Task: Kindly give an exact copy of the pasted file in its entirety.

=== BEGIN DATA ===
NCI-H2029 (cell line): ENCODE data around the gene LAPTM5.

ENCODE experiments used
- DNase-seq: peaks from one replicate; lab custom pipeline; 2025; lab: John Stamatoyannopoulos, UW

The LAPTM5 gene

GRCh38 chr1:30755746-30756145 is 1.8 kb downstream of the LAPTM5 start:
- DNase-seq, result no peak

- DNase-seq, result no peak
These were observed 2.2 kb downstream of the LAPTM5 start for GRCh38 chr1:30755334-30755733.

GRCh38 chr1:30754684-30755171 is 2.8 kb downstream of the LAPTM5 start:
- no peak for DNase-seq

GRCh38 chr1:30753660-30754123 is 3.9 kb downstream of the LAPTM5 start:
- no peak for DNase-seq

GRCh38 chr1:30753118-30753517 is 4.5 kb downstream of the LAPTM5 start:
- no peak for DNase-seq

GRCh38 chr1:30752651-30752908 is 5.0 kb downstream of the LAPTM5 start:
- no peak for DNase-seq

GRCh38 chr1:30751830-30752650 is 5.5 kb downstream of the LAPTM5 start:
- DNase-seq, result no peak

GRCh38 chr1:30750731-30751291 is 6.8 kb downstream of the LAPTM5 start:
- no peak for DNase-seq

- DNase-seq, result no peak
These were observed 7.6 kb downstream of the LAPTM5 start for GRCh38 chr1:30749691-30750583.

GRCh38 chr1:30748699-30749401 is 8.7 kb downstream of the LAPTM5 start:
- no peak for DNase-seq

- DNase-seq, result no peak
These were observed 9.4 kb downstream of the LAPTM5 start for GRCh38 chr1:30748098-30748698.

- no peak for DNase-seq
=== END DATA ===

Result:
NCI-H2029 (cell line): ENCODE data around the gene LAPTM5.

ENCODE experiments used
- DNase-seq: peaks from one replicate; lab custom pipeline; 2025; lab: John Stamatoyannopoulos, UW

The LAPTM5 gene

GRCh38 chr1:30755746-30756145 is 1.8 kb downstream of the LAPTM5 start:
- DNase-seq, result no peak

- DNase-seq, result no peak
These were observed 2.2 kb downstream of the LAPTM5 start for GRCh38 chr1:30755334-30755733.

GRCh38 chr1:30754684-30755171 is 2.8 kb downstream of the LAPTM5 start:
- no peak for DNase-seq

GRCh38 chr1:30753660-30754123 is 3.9 kb downstream of the LAPTM5 start:
- no peak for DNase-seq

GRCh38 chr1:30753118-30753517 is 4.5 kb downstream of the LAPTM5 start:
- no peak for DNase-seq

GRCh38 chr1:30752651-30752908 is 5.0 kb downstream of the LAPTM5 start:
- no peak for DNase-seq

GRCh38 chr1:30751830-30752650 is 5.5 kb downstream of the LAPTM5 start:
- DNase-seq, result no peak

GRCh38 chr1:30750731-30751291 is 6.8 kb downstream of the LAPTM5 start:
- no peak for DNase-seq

- DNase-seq, result no peak
These were observed 7.6 kb downstream of the LAPTM5 start for GRCh38 chr1:30749691-30750583.

GRCh38 chr1:30748699-30749401 is 8.7 kb downstream of the LAPTM5 start:
- no peak for DNase-seq

- DNase-seq, result no peak
These were observed 9.4 kb downstream of the LAPTM5 start for GRCh38 chr1:30748098-30748698.

- no peak for DNase-seq